Skip to comments.Heckler & Koch P7 M13 A Political Refugee In America
Posted on 04/17/2010 5:48:48 AM PDT by marktwain
Washington, DC -(AmmoLand.com)- When the private ownership of handguns was banned in the UK in the late 1990s, a friend of mine, who also just happens to be a lawyer, paid me a visit. He arrived with more than his holiday clothing; he also came with a couple of boxes of handguns.
Take these and hold on to them, he said to me. Theyre claiming political asylum. The boxes contained all of his handgun collection, and he left them with me with strict instructions not to sell them unless he gave permission.
If he had left the guns in England, he would have been forced to hand them in to the police, and he would eventually have been paid the full market price for them. He preferred, however, to bring them to the Land of the Free, where they would be guaranteed to have a good home, and could be kept well-fed with the best ammo.
As an aside to this, the police in the UK were also taking in holsters, magazine pouches, and every other type of shooting accessory, so he and most of the shooting fraternity there were handing in tattered old holsters, of a type that couldnt even be sold for ninety-nine cents in this country, and receiving the full retail value for them. Many shooters who were resentful of the governments decision to ban handguns made quite a bit of money out of this!
That was over ten years ago, and the handguns have languished in my safe ever since then, with only a rare outing. However, I recently saw in the USCCA forum a letter from someone who was asking if an ex-police 9mm HK P7 M8 PSP (Police Service Pistol, or, as its called by its owners, the pneumatic squeeze pistol) would be a worthwhile buy. That letter made me think, so I went to the safe and took out one of the pistols my lawyer friend (known to all his friends as Shyster) had left with me.
It was a Heckler & Koch P7 M13, the high-capacity version of the M8. It had been given a coating of electroless nickel, and had been fitted with a set of Tritium night sights. There were three 13-round magazines with it, so I decided to see just how well it would perform at my local range, the Scottsdale Gun Club.
Before taking it to the range, I stripped it and made sure that everything was clean and lightly oiled, and then did a few dry fire exercises. To prepare the M13 for firing, the grip has to be squeezed, which takes about ten pounds of pressure. However, once it is cocked, the firing pin indicator protrudes from the rear of the frame, and only about three pounds of pressure is needed to keep it cocked. In fact, the grip can be kept depressed by the pressure of just one finger. If you decide not to shoot, simply release your grip, and the gun is immediately on safe.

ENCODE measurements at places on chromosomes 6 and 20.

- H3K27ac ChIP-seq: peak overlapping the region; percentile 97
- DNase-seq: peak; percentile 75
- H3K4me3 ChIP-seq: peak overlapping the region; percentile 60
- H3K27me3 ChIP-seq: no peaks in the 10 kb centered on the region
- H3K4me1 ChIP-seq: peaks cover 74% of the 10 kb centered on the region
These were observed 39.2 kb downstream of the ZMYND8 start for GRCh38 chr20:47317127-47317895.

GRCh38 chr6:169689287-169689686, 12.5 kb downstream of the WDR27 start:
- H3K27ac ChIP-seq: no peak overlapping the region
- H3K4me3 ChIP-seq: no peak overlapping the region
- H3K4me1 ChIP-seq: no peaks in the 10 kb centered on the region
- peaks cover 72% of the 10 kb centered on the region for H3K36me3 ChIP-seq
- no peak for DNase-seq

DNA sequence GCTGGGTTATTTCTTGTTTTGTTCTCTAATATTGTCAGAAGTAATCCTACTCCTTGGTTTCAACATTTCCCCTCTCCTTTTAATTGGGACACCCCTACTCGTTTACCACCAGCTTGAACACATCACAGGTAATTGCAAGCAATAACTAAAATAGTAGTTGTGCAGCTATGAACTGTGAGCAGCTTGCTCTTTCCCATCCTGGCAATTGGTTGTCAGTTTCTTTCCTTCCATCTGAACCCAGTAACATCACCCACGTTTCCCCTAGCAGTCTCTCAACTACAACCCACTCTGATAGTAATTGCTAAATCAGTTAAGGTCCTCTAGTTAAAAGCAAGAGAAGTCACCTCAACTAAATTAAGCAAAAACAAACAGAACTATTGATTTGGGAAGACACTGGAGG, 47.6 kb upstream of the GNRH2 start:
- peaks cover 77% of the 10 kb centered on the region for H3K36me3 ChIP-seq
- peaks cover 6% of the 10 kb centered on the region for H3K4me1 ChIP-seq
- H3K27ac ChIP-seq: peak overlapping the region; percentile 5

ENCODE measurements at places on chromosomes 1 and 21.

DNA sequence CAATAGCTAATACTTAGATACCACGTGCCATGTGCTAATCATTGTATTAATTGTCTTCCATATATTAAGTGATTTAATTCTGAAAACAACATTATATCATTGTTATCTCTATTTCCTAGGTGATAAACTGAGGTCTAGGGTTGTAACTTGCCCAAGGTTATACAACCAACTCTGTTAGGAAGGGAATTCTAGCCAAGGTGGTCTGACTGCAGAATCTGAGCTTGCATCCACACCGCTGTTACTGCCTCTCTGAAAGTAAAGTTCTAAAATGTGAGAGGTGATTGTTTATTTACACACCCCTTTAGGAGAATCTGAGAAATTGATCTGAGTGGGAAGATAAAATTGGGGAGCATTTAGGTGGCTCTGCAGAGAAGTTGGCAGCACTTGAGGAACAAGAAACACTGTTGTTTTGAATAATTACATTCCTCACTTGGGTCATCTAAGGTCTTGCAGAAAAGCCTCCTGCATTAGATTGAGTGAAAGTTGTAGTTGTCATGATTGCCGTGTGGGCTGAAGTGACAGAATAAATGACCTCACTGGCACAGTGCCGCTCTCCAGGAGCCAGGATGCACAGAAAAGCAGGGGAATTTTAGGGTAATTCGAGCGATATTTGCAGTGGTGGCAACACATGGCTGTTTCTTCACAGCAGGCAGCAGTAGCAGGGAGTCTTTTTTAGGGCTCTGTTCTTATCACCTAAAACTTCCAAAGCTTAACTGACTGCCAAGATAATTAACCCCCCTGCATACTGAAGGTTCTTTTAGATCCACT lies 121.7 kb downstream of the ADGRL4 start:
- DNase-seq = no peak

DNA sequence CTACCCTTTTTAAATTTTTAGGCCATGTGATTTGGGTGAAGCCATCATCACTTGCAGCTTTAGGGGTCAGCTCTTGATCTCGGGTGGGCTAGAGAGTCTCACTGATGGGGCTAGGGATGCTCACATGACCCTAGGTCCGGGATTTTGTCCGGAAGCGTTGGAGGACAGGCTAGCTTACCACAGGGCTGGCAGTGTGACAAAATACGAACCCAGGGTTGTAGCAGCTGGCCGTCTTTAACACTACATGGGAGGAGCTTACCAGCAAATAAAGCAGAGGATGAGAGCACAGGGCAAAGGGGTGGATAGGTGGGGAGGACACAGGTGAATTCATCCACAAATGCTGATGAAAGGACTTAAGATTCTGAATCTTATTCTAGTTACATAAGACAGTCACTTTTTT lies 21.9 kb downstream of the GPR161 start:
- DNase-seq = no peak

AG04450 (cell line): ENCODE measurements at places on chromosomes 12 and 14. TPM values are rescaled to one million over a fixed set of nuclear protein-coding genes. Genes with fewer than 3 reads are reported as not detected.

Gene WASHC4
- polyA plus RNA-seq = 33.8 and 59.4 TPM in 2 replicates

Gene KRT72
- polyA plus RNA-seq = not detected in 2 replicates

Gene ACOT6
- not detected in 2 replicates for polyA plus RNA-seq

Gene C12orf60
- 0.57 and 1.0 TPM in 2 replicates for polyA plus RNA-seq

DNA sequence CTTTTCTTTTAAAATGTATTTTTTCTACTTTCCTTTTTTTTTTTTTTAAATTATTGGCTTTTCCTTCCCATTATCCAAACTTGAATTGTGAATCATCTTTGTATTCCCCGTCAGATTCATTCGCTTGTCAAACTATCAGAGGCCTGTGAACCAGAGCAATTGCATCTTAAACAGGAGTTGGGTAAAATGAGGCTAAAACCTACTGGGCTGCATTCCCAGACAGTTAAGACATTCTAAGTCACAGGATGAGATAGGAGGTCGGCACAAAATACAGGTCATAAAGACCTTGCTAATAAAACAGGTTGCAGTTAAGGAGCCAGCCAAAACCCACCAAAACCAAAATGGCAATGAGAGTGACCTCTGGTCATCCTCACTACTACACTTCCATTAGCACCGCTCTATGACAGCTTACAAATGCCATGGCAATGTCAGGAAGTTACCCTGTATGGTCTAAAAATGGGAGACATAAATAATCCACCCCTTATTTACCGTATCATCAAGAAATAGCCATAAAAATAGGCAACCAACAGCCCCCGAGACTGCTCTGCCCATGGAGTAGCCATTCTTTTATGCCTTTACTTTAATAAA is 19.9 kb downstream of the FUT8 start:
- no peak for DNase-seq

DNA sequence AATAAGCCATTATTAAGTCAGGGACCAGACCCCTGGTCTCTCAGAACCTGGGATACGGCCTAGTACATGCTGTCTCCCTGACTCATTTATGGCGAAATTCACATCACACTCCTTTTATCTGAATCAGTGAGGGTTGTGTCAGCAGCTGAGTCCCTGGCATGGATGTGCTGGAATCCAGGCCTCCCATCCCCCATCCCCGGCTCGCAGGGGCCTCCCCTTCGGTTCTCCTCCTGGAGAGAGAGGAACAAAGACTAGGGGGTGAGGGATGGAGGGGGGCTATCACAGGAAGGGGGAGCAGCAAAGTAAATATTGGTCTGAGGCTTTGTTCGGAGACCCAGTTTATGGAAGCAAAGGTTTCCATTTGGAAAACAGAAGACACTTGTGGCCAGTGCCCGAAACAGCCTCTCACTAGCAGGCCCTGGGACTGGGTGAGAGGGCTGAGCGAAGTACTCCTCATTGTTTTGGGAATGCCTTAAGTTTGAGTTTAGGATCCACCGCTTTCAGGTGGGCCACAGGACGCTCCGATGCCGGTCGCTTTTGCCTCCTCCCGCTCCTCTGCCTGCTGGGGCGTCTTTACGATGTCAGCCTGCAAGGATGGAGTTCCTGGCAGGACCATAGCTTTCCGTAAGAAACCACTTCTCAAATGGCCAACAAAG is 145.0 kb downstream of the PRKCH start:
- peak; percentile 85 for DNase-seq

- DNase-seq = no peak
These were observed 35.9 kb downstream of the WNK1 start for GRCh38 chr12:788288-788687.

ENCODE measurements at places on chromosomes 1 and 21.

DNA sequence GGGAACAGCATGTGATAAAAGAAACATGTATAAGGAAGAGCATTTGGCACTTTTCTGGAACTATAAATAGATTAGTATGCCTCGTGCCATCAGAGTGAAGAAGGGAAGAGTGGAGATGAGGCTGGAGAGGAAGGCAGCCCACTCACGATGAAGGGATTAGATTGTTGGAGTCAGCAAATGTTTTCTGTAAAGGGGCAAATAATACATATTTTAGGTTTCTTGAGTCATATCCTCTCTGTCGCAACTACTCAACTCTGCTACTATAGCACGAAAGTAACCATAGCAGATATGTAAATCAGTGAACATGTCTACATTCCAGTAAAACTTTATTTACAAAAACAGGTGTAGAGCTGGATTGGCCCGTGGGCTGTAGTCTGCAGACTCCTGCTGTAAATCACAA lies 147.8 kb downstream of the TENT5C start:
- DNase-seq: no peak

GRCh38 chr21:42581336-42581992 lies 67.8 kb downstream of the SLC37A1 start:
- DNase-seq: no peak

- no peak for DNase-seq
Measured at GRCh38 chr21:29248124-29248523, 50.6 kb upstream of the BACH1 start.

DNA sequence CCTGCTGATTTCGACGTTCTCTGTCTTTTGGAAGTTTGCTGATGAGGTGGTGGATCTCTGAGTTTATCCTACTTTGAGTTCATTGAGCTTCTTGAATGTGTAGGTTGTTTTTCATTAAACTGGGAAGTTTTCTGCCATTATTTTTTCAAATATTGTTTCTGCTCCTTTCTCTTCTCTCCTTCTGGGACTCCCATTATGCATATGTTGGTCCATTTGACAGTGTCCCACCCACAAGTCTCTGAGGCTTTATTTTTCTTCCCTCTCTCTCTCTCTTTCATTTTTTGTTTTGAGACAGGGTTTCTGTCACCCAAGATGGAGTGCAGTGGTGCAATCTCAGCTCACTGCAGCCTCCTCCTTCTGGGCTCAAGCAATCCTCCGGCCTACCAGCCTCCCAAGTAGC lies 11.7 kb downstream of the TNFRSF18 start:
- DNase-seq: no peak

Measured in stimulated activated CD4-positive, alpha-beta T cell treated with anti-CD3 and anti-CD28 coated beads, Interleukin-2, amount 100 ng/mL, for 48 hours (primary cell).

The trigger is a dream: light, yet positive in its action. This particular models trigger broke at around three pounds pressure. A trigger stop had been fitted to stop any over-travel, and this worked perfectly, allowing me to keep a quarter balanced on the front sight while I pressed the trigger.
At the range, I loaded the magazines with a mixture of rounds which included military hardball and a variety of hollow point rounds. I even loaded one magazine with alternating hardball and hollow point, throwing in a couple of old handloads just to see if the M13 would digest them. I neednt have worried. The slide strips rounds from the magazine at a perfect feeding angle, almost in a straight line from magazine to feed ramp, and the M13 fired everything without missing a beat.
Next, I rolled a combat target out to ten yards, and fired a few double taps. The necessity to keep the grip squeezed seemed to make my shooting better than it normally is, because the bullet holes were far closer together than when I shoot my P35 Browning.
The 4-inch barrel of the M13 is fixed to the frame, which gives it far greater inherent accuracy than could be had from a pistol with a Browning or SIG-style barrel linkage. At twenty five yards, I had no difficulty in keeping my shots in the ten ring of the target, with just under half of them blowing out the center X.
The first models of the P7 had a European-style magazine release, in the heel of the pistols butt. Later models, designed with the US market in mind, were fitted with an excellent ambidextrous release using a small paddle on each side of the rear of the trigger guard. This was simple to use, and magazines were ejected all the way, every time.
The M13 is certainly no handgun for anyone with small hands. Because of the heavy-duty recoil spring, people with not much in the way of upper body strength will find pulling back the slide a little difficult. There is no slide lock on the pistol, so if the slide is locked back, the grip must be squeezed to release it.
Like German cars, the HK P7 M13 does perhaps suffer from a little Teutonic over-engineering, but at the same time, the M13 does stand as a monument to Vorsprung Durch Technik Progress through technology. Its well made, its a jewel of engineering, and if you are lucky enough to own one hang on to it, as prices are rapidly rising.
how can I persuade the Shyster to sell me his M13?
—I’m curious as to how the guns were transported here-
>> Im curious as to how the guns were transported here-
Not sure it was a big deal, prior to 9/11.
Remember when you could check locked baggage and if anyone wanted to look in it they’d have to ask you for the key?
Let's not talk about such terrible experiences. The important thing is that they are safe now.
Is this the confession of a crime that could be used against him in court?
I know there are rules for importation of firearms in commerce, but I don’t know about personnel, non-commercial transfers.
If that's the case, wouldn't it be safer simply to lay your index finger alongside the trigger guard instead of wrapping it around the front?
If you comply with the FAA's rules, you can transport firearms in checked baggage, at least within the US.
My memory of the rules: